“Menopause now for women is often at the midpoint of their lives, they often have another 30 or 40 years of post-menopausal life. We want to see good quality of life,” she says.
Irish attitudes to menopause are linked to a history of shame and silence around women’s health and fertility, says broadcaster Gráinne Seoige. She will present a new documentary on menopause set to air on TG4 on November 2nd at 9.30pm. Meanapás: Meon Nua will be ground-breaking, according to the station.
“There has historically been a lot of shame around women’s sexual health in this country, whether it’s to do with fertility, having children outside of wedlock, abortion, contraception — everything has been weighted with shame and a lack of knowledge,” says Seoige. “Menopause is no different.
“So many women have the same experience of loneliness and nervousness and fear because they don’t know what’s happening to them.”
In the documentary, Seoige calls for a national information campaign about menopause and she is campaigning for a National Menopause Policy. Minister for Health Stephen Donnelly is interviewed in the documentary in what Seoige describes as “a positive conversation” with him about such a policy.
“A lot of women leave the workplace at this time because they are struggling with symptoms like brain fog and memory loss,” says Seoige. “These women have experience, they have knowledge, they are trained. They are valuable in the workforce.”
Featured in the TG4 documentary is a former director in investment banking for over 20 years, Catherine O’Keeffe. Her experience of perimenopause inspired her to change careers and she now works as a workplace menopause consultant.
In a TEDx talk, O’Keeffe describes an experience of flooding, or heaving menstrual bleeding that soaked through her clothes. “For what seemed like an eternity, I sat frozen in fear ... I left the restaurant on a freezing night with my jacket around my waist and my head hanging in embarrassment, I was only 44,” says O’Keeffe. After that, she took a change of clothes with her everywhere, including keeping spare clothes at work.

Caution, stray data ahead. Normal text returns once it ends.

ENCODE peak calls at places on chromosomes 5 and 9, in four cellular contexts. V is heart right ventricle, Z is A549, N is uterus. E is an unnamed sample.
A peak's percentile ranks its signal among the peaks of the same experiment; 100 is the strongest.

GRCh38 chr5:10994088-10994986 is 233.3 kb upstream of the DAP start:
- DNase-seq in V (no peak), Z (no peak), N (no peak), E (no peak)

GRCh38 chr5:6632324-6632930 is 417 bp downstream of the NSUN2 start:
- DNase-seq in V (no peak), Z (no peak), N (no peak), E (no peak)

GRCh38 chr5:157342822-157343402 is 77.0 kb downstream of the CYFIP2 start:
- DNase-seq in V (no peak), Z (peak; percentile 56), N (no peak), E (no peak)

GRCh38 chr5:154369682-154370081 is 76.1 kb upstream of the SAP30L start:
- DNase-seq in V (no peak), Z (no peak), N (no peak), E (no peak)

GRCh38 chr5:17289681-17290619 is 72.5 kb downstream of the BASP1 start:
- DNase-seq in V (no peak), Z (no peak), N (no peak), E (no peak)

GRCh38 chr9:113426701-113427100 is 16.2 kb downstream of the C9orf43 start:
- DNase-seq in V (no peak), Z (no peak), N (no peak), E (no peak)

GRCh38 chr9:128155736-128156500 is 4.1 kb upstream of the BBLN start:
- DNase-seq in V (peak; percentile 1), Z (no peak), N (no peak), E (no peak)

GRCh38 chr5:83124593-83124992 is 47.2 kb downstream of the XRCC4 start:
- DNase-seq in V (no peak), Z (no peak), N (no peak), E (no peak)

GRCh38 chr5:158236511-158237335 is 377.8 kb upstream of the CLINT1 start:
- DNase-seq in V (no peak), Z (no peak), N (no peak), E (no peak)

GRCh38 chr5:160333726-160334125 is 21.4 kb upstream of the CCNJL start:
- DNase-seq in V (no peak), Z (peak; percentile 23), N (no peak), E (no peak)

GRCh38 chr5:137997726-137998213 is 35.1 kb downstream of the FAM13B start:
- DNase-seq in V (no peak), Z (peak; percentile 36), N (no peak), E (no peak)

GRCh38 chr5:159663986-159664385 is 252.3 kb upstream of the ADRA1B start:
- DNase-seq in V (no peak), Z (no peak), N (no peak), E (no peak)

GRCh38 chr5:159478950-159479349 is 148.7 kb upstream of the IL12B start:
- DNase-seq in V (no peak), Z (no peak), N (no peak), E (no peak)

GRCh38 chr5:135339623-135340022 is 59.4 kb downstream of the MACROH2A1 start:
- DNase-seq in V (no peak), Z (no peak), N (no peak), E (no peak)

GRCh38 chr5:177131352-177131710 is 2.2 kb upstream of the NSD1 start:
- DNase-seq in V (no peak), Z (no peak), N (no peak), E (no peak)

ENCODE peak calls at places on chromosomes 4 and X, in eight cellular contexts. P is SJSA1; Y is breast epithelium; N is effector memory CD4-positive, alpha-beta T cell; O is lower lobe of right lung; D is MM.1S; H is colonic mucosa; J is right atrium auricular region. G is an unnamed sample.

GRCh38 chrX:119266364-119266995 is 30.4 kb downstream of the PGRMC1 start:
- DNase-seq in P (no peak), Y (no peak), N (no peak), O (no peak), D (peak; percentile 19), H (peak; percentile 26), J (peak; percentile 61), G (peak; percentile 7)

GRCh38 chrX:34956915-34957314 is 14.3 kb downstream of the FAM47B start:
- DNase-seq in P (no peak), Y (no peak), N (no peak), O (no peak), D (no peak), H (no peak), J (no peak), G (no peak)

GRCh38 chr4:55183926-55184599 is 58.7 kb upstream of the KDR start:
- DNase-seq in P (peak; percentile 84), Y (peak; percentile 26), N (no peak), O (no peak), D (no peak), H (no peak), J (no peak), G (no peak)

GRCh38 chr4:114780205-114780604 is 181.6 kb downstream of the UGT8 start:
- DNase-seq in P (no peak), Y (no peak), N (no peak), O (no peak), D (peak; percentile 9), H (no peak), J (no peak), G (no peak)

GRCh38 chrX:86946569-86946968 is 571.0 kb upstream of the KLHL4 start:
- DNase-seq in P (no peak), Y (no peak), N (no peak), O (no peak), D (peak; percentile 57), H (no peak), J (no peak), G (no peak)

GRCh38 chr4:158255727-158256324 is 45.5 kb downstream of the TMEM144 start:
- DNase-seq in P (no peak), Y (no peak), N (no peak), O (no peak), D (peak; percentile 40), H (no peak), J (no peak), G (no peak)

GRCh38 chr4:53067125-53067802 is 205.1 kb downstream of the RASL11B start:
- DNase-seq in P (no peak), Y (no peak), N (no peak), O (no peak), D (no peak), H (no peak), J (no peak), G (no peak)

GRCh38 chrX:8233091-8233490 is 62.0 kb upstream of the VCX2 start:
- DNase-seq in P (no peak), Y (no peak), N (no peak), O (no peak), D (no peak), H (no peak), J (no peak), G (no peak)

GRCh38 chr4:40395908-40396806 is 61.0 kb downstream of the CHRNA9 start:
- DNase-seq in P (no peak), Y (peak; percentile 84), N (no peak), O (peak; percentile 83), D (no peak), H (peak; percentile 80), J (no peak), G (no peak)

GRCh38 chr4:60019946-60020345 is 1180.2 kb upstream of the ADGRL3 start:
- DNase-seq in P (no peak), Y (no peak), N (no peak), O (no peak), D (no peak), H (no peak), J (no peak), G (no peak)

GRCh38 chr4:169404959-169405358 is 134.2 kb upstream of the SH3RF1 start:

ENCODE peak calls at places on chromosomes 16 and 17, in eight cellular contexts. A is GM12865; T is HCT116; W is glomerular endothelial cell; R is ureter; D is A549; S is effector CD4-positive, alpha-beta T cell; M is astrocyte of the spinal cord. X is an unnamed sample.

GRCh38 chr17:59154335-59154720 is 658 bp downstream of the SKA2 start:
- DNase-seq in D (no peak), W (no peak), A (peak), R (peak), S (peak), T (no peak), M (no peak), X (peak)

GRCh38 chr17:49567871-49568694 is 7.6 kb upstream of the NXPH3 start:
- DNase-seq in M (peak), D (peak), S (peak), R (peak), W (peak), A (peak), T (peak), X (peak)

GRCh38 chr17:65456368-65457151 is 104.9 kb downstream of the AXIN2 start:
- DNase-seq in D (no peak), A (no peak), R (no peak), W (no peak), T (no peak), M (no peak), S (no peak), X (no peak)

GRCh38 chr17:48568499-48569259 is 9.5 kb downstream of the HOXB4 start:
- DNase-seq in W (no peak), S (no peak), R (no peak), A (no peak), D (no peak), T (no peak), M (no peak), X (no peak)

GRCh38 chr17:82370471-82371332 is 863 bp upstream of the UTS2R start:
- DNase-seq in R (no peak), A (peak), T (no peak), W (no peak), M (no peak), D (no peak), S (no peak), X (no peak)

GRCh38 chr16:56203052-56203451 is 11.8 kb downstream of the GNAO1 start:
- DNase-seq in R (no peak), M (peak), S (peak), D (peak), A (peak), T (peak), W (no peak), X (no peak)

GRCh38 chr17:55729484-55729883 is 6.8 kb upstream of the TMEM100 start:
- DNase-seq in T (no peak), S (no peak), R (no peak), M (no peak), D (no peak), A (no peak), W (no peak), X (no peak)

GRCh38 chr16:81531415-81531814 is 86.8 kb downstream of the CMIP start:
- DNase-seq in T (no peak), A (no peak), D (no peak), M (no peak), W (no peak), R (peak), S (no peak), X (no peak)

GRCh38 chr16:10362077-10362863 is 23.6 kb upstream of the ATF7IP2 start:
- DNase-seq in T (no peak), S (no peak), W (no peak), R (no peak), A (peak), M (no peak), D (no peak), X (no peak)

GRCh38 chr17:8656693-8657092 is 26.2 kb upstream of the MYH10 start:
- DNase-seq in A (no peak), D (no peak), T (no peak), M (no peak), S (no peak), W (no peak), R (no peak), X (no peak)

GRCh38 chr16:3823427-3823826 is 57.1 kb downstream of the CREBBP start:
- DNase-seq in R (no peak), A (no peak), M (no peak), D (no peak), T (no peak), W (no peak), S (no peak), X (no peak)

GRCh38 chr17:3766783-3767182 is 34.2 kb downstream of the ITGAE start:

In a routine work presentation to management, she experienced further symptoms. “Just moments into my presentation, every piece of information I was hoping to present just flowed out of my head — cue brain fog, memory loss, anxiety and menopause in collision. My stomach sank, I felt shame in front of my peers.”
It would be great for the Government to support a routine visit for women with their GP from your mid- to late-40s to talk about mammogram screening, breastcheck, bone and cardiovascular health
O’Keeffe says she experienced “rage and frustration” with what was happening in her body. “My own journey made me think, what’s going on here and why is nobody talking about it?”
Her company Wellness Warrior has provided menopause consultancy in over 250 workplaces, and she says early perimenopause in particular is catching women off guard. “Women don’t tie up the symptoms to what is going on in their life, the first thing they think is, what is wrong with me?”
“If you are not feeling supported in your workplace, that is going to exacerbate any kind of overwhelm.”
Workplace occupational health policies need to include menopause, says O’Keeffe. “Not every woman is going to get pregnant, but every woman is going to go through menopause.”
Members of Fórsa, the largest trade union in Irish civil and public service, have adopted a motion calling on employers to do more to address stigma around menstrual health through “period and menopause-friendly” workplace policies.
More than 70 per cent of 1,800 respondents to a survey by the union said they had to take time off work due to menstrual issues. Taboos around periods and menopause, however, mean just four in 10 felt able to tell their line manager the real reason for their absence.
Training for managers and workplace education about menstrual and menopause health, improved toilet facilities and temperature control for those who experience hot flushes were some of the measures sought by women.